A battle between local dentist and Republican Senate District 32 candidate David Northcutt and a north Alabama dentist has ramped up to a formal complaint to the Alabama Secretary of State’s office over ads placed in the Gulf Coast Media newspapers.
Northcutt filed the complaint with Secretary of State John Merrill’s office for what he believes were illegal political action committee actions taken by Dugald McMillan III, a dentist from Woodland, who has run several negative ads against Northcutt’s business practices and tenure on the state dental board.
“The gentleman that’s attacking me is running an illegal PAC, and the fact that he’s taking dark money from other like-minded dentists or liberals and entering that money into this election cycle is worrying,” Northcutt said.
Northcutt’s complaint contains three issues with McMillan’s actions.
“He is openly soliciting and accepting contributions for the purposes of electioneering communications, and purchasing advertising space through Gulf Coast Media, with a clear objective of defeating Dr. David Northcutt, Republican candidate for Alabama State Senate District 32,” the complaint said. “As such, he is giving ’in kind’ donations on behalf of Dr. Northcutt’s three opponents and had plans to openly endorse and support any candidate who might advance to the July run-off election should Dr. Northcutt also advance. These is (sic) all evidenced in the included email communications from McMillian. Yet, he has not filed the required Statement of Organization form within the mandated 10 days period of receiving contributions or making expenditures in excess of $1000. Additionally, he has not filed any disclosure reports for his spending on political ads in excess of $1000, as required by Act 2011-697, despite having run three half-page newspaper ads … totaling $2,002.”
Northcutt said he’s not aware what action the Secretary of State’s office may take, but he hopes to see swift action taken.
“I do know that he can be jailed,” Northcutt said. “Any time you interfere with an election cycle in the state of Alabama and break the law, it has very serious consequences.”
Northcutt said the claims made by McMillan in the ads are not true.
“As far as the claims he has made in these ads, they are blatantly false and misrepresented,” Northcutt said. “I purposefully have not responded to them because he has done this type of thing in the past when I was serving on the board. When I respond to one claim, he doesn’t respond to that - he just goes and makes another false accusation. i’m not running against this liberal dentist from north Alabama; I’m running against three people down here. It’s been very hard to focus and do that with these blatant attacks that have been coming from other parts of the state.”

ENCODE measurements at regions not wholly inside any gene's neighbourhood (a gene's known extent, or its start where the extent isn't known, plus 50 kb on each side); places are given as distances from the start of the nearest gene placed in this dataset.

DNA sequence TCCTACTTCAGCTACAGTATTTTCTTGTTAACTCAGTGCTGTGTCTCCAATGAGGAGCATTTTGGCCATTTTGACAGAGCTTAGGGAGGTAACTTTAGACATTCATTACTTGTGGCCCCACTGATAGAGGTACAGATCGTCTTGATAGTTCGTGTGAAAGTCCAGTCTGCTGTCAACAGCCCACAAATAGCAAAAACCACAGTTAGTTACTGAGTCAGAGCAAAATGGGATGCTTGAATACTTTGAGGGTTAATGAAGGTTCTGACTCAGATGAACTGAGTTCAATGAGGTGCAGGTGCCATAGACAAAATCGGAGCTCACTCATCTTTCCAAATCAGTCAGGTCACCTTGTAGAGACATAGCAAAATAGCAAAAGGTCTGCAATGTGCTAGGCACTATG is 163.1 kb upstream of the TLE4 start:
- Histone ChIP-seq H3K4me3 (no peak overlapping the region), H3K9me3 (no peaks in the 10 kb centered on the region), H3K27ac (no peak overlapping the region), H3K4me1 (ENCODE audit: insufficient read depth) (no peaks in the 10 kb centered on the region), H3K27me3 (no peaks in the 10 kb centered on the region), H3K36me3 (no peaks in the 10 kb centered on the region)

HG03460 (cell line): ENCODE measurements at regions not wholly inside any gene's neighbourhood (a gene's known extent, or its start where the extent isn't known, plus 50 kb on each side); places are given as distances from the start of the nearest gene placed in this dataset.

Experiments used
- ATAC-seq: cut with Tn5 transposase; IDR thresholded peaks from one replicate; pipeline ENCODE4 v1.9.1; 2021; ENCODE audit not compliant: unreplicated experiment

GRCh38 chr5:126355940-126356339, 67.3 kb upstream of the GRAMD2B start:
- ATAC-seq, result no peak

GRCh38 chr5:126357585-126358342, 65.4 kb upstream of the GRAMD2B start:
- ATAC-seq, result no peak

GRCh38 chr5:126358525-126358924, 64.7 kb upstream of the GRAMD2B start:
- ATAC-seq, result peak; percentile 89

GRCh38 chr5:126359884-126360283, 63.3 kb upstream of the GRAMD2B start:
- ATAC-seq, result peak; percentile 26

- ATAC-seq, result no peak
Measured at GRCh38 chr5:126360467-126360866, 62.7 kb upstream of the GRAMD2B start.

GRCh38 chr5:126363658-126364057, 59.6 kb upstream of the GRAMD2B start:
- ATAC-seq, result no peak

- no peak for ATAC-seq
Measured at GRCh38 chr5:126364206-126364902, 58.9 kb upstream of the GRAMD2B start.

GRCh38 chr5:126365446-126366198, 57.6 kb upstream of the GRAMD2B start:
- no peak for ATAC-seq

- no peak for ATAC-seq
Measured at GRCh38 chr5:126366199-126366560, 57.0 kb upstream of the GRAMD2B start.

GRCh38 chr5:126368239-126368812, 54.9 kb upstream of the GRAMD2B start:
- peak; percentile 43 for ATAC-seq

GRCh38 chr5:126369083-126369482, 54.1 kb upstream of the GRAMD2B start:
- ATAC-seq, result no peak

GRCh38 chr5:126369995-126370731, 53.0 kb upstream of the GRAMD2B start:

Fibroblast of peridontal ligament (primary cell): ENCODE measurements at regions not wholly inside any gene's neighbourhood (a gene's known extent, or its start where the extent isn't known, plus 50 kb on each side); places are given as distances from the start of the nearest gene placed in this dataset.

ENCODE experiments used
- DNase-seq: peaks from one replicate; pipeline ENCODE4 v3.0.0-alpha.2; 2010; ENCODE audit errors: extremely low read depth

Northcutt’s opponents in the race are former Walker County legislator Bill Roberts, Orange Beach City Councilman Jeff Boyd and Baldwin County Commissioner Chris Elliott.
For his part, McMillan said he feels Northcutt’s accusations are completely false and added he might pursue legal action.
“Dr. Northcutt has now slandered me with the Secretary of State, The Gulf Coast Media and perhaps others,” McMillan wrote in an email to several Coastal Alabama dentists. “Unless there’s an apology printed in the media and with the Secretary of State next week, there will be legal action taken.”
McMillan said he did ask for contributions from several people around the state, but that he had not spent any of the money he had received on the ads placed in the Gulf Coast Media newspapers on the cost of placing the ads.
“I did ask for contributions of $25 to $50 dollars in an email sent out on January 29 and 30,” McMillan wrote. “I never expected the amount of contributions I would receive, nor have I ever mentioned money or asked for it again to my knowledge. I have not spent that money on political advertisements in the Gulf Coast Media or anywhere else.”
McMillan added he did spend $250 in cash to an unnamed woman he asked to assist him in designing the first ad.
“I kept copies of the checks I received and the envelopes they came in so I can return the money,” McMillan wrote. “I did spend $250 of the cash that I received anonymously in an envelope with no return address. It went to a woman who first designed my ads. It’s my understanding that I’m way below the $1,000, so I’ve done nothing illegal. I have complete records from Regions Bank to a separate account I set up to keep the money separated from mine.”
In reviewing the ads placed in the Gulf Coast Media newspapers over the last few months, only one explicitly tells readers not to vote for Northcutt, the April 4 ad. The rest of the ads placed by McMillan do not explicitly state to vote against Northcutt, nor do they encourage a vote for any of his opponents - which could make them advocacy ads rather than electioneering.
McMillan also raised questions about whether Northcutt had violated health privacy laws by sending campaign solicitations to his dental clients.
“I think using personal data for reasons other than health matters is in direct violate of HIPAA rules,” McMillan wrote. “Information Dr. Northcutt has collected over the years in his dental practice should not be used for personal gains. “Northcutt Dental’ is an entirely different entity than ‘Northcutt for the Senate.’ I doubt anyone realized their emails would be used for solicitations by Dr. Northcutt or anyone else in his campaign.”
McMillan said he was aware of at least one formal complaint filed because of the emails.
“A formal complaint has been issued to the Office for Civil Rights at the Department of Health and Human Services,” McMillan wrote. “A case number has been assigned and I’m waiting on a ruling. At best, Dr. Northcutt has used poor judgment. At worst, he’s committed a huge violation and could face large fines.”